Your archetypal pushy parent may be familiar with psychologist Walter Mischel’s ‘Marshmallow Test’.
Seen by some as an early indicator of intelligence, it gives young children the choice between one marshmallow (or similar treat) now or two larger treats later.
Auto-enrolment effectively takes the view that most of us will fail Mischel’s test – the lure of living for today is just too great. While auto-enrolment is to be welcomed, if we want to encourage younger people to take pensions seriously, we need to find other angles, too.
Seven Investment Management (7IM) has conducted some research which suggests that while, in the early years of pension saving, less now might not mean more later, there is another way of looking at the pensions picture that could be far more compelling.
To highlight the point, let’s first return briefly to those marshmallows.
For the kids who couldn’t resist the immediate gratification of one marshmallow now, so what? If you’d scored two, it’s still not going to keep you going for long – the maths aren’t exactly compelling and the jury is out on the cleverer choice (for me, at least).
The financial services industry excels in using a blanket approach, telling us all that we need to save more for retirement, and this is a huge barrier for younger people who have many competing financial priorities – not just flat whites and avocado on toast.
We have failed to make the maths stack up. Part of 7IM's research demonstrates that effective pension saving is not always about saving harder, it can come increasingly down to saving smarter. Saving smarter, crucially, depends on your life stage.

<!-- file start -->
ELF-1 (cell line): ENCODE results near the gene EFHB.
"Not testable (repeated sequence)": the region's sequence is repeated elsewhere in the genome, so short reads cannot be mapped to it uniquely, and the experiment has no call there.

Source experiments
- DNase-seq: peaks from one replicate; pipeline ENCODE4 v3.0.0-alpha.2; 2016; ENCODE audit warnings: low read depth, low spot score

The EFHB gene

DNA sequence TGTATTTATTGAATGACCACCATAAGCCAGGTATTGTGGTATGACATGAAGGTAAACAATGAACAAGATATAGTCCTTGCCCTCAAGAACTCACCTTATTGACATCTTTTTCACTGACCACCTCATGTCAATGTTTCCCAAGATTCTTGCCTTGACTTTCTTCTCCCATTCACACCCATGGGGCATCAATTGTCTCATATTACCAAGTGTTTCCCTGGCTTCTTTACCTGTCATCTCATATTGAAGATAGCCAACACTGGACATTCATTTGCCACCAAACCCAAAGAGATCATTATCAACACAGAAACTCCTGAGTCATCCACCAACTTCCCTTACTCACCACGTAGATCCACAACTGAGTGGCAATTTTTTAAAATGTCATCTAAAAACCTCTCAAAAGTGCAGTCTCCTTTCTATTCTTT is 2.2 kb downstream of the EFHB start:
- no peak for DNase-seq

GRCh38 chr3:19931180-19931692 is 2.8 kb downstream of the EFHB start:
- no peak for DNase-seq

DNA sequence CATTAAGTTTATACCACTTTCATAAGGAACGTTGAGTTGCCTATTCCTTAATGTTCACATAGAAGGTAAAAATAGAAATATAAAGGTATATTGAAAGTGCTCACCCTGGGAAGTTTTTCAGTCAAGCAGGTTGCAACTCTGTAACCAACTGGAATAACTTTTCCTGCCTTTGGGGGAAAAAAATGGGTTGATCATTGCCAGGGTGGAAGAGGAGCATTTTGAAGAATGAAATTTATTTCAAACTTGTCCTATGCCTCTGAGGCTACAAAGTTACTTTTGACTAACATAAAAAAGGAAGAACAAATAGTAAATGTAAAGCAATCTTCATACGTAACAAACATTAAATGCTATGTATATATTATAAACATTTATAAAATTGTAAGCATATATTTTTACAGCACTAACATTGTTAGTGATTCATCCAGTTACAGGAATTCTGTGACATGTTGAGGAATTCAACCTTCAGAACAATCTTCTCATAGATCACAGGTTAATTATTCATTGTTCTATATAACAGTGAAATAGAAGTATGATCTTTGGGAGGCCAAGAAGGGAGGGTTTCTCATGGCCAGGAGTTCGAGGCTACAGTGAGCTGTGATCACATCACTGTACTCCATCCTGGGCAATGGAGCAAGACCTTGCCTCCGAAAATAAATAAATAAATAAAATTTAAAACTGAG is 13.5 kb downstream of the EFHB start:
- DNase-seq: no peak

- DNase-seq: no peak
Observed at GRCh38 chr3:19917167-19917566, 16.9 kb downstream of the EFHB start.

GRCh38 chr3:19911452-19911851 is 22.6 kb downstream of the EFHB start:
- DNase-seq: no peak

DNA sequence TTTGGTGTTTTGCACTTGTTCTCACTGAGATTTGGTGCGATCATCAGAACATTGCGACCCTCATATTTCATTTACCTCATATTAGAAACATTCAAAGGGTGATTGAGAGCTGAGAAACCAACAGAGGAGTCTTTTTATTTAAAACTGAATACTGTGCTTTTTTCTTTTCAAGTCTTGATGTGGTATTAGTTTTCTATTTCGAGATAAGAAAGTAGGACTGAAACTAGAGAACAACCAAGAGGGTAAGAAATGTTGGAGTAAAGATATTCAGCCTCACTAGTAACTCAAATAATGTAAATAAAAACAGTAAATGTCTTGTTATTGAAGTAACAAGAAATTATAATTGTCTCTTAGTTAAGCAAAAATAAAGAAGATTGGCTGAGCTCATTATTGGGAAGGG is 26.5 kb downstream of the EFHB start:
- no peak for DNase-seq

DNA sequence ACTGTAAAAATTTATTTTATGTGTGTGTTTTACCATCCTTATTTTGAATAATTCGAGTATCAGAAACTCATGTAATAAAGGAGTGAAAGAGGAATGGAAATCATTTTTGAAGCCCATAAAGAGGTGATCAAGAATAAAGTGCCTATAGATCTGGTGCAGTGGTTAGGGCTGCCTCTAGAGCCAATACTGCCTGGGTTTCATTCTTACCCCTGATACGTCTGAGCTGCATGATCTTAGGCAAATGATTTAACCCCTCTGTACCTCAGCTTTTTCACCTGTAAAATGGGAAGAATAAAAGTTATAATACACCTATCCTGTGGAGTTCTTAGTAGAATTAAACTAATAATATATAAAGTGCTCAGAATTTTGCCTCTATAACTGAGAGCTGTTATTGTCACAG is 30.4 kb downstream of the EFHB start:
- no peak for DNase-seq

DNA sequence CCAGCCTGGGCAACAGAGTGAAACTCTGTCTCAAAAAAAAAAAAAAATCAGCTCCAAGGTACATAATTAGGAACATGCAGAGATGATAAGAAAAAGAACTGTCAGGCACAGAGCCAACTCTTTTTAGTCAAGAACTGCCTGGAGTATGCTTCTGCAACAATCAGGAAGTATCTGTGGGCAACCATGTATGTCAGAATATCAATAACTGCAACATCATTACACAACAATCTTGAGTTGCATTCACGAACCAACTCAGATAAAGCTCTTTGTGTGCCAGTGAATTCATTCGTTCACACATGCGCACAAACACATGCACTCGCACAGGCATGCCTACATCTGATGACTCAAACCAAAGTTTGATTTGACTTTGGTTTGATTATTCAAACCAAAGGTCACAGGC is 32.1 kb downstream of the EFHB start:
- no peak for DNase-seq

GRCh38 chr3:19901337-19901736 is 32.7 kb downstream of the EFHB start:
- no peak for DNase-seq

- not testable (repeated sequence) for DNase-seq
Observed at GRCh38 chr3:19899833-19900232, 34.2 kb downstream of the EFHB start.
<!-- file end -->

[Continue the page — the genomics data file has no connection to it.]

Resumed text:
Financial planners working with clients to create a retirement plan will often undertake a cash flow modelling exercise.
7IM's work sets out to try and investigate the general trends we can identify from our own cash flow modelling exercise. To do this, we created many sets of potential client inputs, based on the following:
- We looked at saving rates from 2 to 20 per cent of an annual salary (in 1 per cent increments).
- We looked at withdrawal rates from 5 to 100 per cent (in 5 per cent increments).
- We looked at different retirement ages from 55 to 75 (in five-year increments).
- We looked at different risk profiles for the investments, from 4 to 7 per cent targeted return (in 1 per cent increments).
This gave us a wide variety (over 10,000) of individual plan assumptions.
7IM then ran these assumptions through its simulation model, giving us an output for both the chance of running out of money early and the expected time this would happen.
Part of the research was into how you might minimise the chance of running out of money in retirement. While the obvious answer is to grow your pension pot to be the largest possible size by the point of retirement, this is easier said than done.
What’s more, the ways of going about it aren’t necessarily as straightforward as just saving more money.